Renaming /admin/ and /download/ as well as passwording them for additional protection is good. If vqmod is balking, then that is because vqmod knows what the defaults are. Rename /admin/ or /download/ if desired, THEN LEAVE IN PLACE the config.php pair, back up the index.php pair, upload a new virgin index.php pair, then refire /vqmod/install/index.php in order to accommodate changes in the names of /admin/ and /download/.
Traffic logs are usually already put where they are fairly safe. If hackers get in far enough to get to those, it is too late for preventive vigilance till that is mopped up.
The traffic logs can and should be periodically archived and pruned. New ones will be generated. Archived ones can be subdivided. When logs become too large to open, they have become useless. On some servers you can reach them. On some servers you must ask support to supply copies of them (one dedicated server had that asinine arrangement, and the crucial timeframes in the logs had been hacked). There isn't anywhere that a hacker would never find. The idea there is the same as with database backups, minimize unarchived timeframes lost.
You can read traffic logs in the same frame of mind as the daily news and funnies, peruse and when appropriate pay strict attention. What's been going on? What is interesting or suspicious or worse? How are the patterns doing, what are the robots up to? Have rogues arrived? Have even benign robots generated enough visits and sessions to raise concern that they might well alarm the host into shutting down the website?
Crawlprotect serves its purposes; it is but one useful tool and carries overhead that can foster turning it off. To be blunt, my trust in such things is drastically undermined when I read, as at the moment on that website, "CrawlProtect do more" and "they will try to thind an easiest target." That's not in a "post" or "message" on the fly but in a landing page intended to sit there. What, the whole damned thing was done by people who might as well have written Oriental toaster and skillet instructions for English readers? How does that work when the lingo is code and requires exacting terms and syntax -- that might maybe be sloppy? And I neither do nor forgive this sort of nonsense, which all too often is a flat knowing lie (one was done by AVG and took a while to get rid of AVG): "This extension may change your browser's default search and homepage. You can control these settings right after installation."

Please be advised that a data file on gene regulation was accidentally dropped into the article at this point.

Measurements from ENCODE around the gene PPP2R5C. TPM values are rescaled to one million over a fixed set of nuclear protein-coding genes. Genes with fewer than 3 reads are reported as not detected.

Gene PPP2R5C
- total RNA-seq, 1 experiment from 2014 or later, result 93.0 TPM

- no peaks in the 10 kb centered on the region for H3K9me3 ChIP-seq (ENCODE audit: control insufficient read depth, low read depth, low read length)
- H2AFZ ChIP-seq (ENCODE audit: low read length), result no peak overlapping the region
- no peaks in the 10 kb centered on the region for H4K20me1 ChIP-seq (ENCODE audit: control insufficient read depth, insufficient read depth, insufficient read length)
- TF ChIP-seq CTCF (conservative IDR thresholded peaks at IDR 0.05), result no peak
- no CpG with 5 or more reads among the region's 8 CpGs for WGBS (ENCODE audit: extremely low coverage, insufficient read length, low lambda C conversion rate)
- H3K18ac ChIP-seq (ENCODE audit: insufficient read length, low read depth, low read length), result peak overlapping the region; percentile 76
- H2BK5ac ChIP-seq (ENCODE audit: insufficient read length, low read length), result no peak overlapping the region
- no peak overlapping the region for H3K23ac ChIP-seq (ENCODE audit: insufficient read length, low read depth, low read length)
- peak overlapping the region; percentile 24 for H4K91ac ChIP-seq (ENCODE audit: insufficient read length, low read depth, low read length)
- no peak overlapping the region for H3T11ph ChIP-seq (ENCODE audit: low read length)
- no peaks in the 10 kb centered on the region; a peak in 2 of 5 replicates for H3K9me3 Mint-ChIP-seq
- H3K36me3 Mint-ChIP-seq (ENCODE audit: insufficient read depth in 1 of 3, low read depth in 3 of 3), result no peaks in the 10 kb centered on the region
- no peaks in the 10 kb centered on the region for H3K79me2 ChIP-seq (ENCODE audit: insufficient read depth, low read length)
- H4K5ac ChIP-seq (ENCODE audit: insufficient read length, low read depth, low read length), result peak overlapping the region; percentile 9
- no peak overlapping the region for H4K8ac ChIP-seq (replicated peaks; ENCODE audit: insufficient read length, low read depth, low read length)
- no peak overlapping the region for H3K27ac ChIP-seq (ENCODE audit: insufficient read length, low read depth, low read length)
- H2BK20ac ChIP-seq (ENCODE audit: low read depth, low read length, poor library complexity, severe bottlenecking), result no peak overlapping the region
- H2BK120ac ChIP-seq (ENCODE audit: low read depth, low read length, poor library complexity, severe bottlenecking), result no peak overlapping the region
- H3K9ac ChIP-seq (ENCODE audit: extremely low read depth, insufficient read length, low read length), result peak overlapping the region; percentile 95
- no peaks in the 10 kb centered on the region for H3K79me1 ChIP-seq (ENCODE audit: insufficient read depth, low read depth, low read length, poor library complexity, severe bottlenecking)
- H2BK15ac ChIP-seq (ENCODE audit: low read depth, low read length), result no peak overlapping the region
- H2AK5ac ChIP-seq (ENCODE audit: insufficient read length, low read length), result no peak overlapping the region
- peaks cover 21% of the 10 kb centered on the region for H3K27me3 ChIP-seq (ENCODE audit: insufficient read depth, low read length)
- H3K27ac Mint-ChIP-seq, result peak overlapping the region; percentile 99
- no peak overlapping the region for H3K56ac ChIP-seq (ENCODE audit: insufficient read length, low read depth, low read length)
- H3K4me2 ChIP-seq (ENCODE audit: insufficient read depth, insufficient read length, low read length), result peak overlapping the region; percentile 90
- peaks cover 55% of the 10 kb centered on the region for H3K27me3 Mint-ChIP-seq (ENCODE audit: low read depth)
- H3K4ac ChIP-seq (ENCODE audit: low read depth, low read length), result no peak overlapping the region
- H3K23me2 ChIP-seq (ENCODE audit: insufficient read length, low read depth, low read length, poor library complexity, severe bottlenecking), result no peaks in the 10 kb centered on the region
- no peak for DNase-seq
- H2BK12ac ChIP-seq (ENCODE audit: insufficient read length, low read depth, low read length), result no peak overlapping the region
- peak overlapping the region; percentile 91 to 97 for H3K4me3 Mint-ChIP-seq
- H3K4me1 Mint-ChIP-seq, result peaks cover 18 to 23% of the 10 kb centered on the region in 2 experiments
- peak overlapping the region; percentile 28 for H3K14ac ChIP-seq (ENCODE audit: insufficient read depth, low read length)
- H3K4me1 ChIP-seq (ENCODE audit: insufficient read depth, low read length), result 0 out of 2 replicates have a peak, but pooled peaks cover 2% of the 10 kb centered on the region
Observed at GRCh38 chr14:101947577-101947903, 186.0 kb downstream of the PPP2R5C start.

None built specifically solely FOR OC. Others include ModSecurity. It helps to review filesets locally using means that often cannot readily be executed on public servers. FileZilla Client can compare local and remote filesets, then return likes or unlikes in a compact list. Are all images actually still images? Little barefoot BadPeggy can check that. Are all protective files actually still protective, rather than gutted or given stand-in content for byte counts, no longer actually doing their jobs as .ht* or index.* or whatever else? Look; inside; in person. Generally YOU are your foremost anti-malice scanner, so know thy trees. That means timestamp patterns, proper resident files and directories, permissions, whatever, against which intrusions will attract your attention.
[I'm unsure why the frequency of this has been increasing recently, but when I hit Reply I'm not actually expecting doing so to return, "The requested topic does not exist." Better than 500.]
Yes, for the admin site this does make perfect sense. But straight out of the Opencart documentation for general security:It makes perfect sense... this is for the admin site. You only want to allow certain IP addresses access to the admin area so you would use your personal computer's ip address.
When I upload this to the /catalog/ folder, the CSS (derived from PHP) does not fire. It would appear that, were the CSS a standard.css file there would not be an issue.Catalog
The catalog can be protected with the traditional .htaccess file. Using file match can be useful for protecting important file types for your store, such as php and txt, rather than all of them. The following code can be used for .htaccess in your catalog folder:
This will deny access to all template, php, and txt files.
Code: Select all
<FilesMatch "\.(php|tpl|txt)$"> Order Deny,Allow Deny from all Allow from "your ip address" </FilesMatch>